Constantine I chose Byzantium as the new capital of the Roman Empire in 324, calling it New Rome. Following the death of Theodosius I, Constantinople became the capital of the Eastern Roman Empire, which later on was branded by historians as the Byzantine Empire. This territory is the Turkey that we know these days, whereas the other remaining territories remained in Sassanid Persian hands.
The Gokturks were the first Turkic people to write Old Turkic in the Orkhon script. The Khanate was also the first state-recognized as Turk. Then, the Göktürks dramatically collapsed due to a series of dynastic conflicts, but the name “Turk” was later used by many states and peoples.
Turkic peoples moved west from Turkestan or what is now Mongolia toward Eastern Europe, the Iranian plateau, Anatolia, and modern Turkey. The date of the initial expansion remains unknown. They fiercely controlled the land and later established the Ottoman Empire. Most of the migration occurred in medieval times when they spread across most of Asia and into Europe and the Middle East.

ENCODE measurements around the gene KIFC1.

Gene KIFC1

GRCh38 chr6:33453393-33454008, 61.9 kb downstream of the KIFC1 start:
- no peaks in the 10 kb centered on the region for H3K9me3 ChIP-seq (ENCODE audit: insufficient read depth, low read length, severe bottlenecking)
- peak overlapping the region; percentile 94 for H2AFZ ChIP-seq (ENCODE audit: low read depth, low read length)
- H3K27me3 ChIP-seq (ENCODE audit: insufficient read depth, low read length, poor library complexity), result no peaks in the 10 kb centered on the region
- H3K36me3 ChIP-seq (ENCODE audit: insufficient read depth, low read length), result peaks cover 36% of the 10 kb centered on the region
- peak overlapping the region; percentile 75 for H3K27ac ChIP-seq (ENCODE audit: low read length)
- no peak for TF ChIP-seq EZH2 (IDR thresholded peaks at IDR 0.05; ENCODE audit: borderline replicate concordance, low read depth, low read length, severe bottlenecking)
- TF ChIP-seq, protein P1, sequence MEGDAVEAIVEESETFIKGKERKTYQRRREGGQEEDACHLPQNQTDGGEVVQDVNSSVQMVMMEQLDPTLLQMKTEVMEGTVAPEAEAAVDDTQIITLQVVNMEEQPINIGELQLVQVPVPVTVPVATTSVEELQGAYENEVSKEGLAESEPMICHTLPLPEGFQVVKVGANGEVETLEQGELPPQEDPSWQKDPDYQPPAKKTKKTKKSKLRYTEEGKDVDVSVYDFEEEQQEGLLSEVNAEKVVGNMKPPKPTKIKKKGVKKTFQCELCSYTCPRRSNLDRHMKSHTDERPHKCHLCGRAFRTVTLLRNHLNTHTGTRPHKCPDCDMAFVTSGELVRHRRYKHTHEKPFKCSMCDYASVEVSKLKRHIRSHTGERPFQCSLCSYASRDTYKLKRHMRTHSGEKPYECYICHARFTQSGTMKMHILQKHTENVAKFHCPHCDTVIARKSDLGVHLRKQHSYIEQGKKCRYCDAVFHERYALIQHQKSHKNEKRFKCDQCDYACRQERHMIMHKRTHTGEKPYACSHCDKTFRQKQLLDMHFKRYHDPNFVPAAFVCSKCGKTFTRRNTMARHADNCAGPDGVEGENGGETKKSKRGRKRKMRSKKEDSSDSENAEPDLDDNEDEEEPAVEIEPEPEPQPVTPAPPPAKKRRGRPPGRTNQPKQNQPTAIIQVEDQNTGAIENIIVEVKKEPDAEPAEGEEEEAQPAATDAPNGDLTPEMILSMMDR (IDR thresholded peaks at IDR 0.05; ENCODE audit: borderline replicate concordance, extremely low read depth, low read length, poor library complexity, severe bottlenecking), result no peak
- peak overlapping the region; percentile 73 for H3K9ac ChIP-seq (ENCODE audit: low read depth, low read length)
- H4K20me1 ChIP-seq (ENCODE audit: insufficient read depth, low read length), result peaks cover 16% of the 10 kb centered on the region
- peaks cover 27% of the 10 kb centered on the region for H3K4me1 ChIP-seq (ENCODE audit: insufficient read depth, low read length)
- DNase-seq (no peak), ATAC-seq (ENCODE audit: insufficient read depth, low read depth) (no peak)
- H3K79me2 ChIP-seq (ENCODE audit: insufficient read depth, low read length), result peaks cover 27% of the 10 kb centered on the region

The Seljuq Turkmens created a classic empire in the medieval period, which controlled the region from the Hindi Kush to eastern Anatolia, extending from Central Asia to the Persian Gulf.
Interestingly, you will be inspired by Tughril Beg, the founder of the Seljuq Empire. He was raised by his grandfather, Seljuk-Beg, who trained him to be a formidable leader. The Seljuq people united the unstable political scenario in the eastern Islamic world, and they cemented their key roles in the first and second crusades. Most of Seljuq’s traditions and culture were patterned from the Persian culture, which played a significant role in the development of the Turko-Persian tradition.